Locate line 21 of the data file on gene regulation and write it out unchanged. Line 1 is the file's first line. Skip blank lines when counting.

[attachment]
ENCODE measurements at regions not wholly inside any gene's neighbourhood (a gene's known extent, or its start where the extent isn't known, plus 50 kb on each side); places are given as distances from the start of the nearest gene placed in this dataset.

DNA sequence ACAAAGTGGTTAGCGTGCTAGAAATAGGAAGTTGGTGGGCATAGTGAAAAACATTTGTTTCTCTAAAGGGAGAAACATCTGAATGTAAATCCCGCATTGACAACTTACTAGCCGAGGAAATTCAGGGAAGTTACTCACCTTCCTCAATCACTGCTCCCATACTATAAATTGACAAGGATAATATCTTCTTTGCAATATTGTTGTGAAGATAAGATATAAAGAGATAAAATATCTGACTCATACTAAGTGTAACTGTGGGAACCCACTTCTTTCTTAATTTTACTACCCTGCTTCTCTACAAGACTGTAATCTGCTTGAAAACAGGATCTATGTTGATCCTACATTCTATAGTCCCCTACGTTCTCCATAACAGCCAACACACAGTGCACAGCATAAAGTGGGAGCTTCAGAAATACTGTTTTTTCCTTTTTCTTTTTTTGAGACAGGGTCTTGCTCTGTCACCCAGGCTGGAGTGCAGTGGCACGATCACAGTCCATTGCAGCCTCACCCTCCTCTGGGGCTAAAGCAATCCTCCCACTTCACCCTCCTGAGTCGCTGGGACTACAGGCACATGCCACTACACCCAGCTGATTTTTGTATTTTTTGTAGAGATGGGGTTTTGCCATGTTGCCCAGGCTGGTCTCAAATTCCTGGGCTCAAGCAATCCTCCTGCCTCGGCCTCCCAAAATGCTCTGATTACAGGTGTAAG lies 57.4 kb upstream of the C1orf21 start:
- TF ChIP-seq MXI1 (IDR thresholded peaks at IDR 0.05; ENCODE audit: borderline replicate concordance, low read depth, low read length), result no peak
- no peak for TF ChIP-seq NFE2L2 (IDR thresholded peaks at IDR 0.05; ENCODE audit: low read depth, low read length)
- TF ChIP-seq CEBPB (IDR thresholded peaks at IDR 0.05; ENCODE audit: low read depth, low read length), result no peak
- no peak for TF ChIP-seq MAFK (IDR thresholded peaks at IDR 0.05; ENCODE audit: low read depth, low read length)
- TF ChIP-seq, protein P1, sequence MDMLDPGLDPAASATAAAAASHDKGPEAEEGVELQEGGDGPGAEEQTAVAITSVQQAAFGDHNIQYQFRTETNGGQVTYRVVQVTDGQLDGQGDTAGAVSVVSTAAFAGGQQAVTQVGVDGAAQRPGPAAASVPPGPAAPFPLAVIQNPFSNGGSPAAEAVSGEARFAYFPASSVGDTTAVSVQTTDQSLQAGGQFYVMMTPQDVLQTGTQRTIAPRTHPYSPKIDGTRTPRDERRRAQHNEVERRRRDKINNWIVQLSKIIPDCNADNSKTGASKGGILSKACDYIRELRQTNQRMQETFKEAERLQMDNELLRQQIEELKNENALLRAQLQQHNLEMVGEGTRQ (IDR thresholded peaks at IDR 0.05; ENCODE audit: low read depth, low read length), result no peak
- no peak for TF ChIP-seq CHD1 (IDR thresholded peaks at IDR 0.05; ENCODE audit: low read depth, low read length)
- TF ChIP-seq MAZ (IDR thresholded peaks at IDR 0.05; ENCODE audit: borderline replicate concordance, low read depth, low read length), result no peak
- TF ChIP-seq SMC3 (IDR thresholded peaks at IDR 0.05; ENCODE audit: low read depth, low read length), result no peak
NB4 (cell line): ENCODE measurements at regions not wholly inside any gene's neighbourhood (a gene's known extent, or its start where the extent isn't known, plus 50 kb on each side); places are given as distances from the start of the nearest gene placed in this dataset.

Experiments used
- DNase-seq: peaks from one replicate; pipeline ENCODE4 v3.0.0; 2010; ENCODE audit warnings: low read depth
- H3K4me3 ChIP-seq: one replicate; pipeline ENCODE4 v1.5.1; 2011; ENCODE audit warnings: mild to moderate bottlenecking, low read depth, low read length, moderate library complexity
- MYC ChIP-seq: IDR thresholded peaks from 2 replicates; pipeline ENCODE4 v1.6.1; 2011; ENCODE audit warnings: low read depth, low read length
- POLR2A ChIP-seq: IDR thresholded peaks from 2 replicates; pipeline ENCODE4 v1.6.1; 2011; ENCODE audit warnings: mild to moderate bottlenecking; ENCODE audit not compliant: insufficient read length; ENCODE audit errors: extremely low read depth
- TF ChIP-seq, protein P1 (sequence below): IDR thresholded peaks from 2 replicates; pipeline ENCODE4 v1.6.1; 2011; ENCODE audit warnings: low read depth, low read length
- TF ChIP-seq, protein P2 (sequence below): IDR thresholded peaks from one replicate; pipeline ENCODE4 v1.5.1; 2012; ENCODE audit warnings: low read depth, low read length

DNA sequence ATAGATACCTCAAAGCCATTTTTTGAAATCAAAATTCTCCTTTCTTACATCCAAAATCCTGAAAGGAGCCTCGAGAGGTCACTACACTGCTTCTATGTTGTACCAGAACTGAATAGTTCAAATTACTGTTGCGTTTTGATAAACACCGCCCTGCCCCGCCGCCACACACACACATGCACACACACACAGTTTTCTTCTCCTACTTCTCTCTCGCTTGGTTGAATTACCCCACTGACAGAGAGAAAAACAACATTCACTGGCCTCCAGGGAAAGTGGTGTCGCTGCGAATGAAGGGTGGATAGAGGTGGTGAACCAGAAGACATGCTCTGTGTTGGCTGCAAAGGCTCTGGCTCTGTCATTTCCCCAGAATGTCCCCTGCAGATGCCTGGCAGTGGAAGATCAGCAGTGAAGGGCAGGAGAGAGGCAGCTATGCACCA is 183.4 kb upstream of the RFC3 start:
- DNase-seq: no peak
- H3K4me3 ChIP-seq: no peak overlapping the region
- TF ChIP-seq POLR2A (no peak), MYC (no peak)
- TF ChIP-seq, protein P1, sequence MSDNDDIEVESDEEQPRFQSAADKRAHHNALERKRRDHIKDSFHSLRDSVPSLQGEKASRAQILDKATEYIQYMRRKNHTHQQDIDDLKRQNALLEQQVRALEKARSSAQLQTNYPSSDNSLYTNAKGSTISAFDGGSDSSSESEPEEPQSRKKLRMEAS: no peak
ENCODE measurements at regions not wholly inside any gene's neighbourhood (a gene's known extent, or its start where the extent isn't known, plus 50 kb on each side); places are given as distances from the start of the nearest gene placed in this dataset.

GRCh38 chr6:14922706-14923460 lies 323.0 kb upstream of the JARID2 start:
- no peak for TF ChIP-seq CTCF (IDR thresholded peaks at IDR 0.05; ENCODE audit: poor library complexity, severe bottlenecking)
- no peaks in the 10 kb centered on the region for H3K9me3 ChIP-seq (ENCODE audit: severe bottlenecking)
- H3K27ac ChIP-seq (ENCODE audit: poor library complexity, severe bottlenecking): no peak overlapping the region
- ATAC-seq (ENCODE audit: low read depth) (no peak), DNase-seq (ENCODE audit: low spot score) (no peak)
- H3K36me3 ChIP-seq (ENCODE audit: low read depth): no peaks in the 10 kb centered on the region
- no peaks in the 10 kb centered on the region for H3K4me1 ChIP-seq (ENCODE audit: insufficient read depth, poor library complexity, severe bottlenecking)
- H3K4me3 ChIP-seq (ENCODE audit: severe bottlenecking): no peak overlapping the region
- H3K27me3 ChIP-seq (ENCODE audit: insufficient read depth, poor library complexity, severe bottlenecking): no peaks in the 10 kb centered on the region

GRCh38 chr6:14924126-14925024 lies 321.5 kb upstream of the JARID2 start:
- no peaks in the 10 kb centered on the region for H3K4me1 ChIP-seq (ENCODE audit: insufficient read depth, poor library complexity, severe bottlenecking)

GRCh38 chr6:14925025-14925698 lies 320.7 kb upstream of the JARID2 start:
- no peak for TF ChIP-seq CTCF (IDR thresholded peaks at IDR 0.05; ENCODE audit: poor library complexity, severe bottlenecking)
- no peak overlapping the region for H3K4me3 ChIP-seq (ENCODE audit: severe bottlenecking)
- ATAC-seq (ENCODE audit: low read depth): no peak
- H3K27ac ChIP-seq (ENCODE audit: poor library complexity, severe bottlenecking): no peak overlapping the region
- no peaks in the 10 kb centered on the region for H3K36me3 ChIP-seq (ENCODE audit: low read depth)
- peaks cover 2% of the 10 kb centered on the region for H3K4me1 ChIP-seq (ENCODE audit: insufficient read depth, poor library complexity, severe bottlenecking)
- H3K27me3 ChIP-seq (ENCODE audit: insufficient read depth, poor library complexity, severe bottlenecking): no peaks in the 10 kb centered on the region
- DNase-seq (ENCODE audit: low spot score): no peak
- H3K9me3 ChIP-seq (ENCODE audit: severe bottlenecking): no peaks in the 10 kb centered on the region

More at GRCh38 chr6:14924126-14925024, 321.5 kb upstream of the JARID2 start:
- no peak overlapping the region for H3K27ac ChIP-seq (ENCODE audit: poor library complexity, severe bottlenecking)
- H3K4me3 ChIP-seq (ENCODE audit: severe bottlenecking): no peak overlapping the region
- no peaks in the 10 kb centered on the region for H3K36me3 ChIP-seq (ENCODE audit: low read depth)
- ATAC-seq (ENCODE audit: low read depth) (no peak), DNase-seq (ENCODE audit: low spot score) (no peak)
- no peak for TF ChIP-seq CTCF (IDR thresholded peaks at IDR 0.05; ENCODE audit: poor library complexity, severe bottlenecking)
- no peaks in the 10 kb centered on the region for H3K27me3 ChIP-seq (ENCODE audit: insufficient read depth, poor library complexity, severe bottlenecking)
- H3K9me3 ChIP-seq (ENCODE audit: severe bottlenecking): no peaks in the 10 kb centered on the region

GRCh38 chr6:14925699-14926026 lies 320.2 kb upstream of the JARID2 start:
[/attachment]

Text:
- H3K4me3 ChIP-seq: no peak overlapping the region